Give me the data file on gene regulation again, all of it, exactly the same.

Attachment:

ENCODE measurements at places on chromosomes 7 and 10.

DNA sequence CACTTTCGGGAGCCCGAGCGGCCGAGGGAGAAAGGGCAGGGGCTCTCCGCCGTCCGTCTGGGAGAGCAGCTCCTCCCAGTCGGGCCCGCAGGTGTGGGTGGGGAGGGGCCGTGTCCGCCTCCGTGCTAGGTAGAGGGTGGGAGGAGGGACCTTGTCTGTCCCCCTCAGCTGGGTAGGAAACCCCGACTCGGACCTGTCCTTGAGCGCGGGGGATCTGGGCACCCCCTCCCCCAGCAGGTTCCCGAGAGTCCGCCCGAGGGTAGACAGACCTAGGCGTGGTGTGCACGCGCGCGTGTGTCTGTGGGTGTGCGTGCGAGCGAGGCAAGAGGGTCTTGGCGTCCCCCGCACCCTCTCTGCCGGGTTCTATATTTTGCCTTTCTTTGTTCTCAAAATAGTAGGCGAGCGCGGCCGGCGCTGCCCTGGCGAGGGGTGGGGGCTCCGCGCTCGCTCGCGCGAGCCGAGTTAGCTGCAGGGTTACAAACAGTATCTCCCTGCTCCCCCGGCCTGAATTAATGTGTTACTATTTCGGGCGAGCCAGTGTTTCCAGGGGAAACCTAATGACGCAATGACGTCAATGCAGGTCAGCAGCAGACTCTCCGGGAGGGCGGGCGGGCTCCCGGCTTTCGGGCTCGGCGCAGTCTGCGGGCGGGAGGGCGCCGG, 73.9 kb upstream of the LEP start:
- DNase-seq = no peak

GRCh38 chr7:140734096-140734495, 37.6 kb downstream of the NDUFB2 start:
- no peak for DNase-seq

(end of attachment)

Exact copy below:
ENCODE measurements at places on chromosomes 7 and 10.

DNA sequence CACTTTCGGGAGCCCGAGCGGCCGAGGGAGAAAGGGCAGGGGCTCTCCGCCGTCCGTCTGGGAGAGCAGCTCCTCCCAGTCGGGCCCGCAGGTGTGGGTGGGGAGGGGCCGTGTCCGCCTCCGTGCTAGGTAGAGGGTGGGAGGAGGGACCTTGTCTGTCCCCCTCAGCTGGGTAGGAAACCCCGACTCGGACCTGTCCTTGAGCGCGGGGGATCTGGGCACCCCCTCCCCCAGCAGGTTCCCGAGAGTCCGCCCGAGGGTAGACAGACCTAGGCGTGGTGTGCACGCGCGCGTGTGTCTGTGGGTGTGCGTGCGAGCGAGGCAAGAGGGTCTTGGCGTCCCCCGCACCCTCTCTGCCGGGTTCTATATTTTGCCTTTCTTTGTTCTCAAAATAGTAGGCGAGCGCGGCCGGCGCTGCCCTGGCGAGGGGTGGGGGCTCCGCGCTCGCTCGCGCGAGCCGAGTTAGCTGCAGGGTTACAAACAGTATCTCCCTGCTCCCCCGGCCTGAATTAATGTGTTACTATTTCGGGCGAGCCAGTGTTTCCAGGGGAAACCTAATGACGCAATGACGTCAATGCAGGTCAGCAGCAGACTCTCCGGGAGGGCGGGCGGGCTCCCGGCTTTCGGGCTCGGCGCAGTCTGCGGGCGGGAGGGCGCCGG, 73.9 kb upstream of the LEP start:
- DNase-seq = no peak

GRCh38 chr7:140734096-140734495, 37.6 kb downstream of the NDUFB2 start:
- no peak for DNase-seq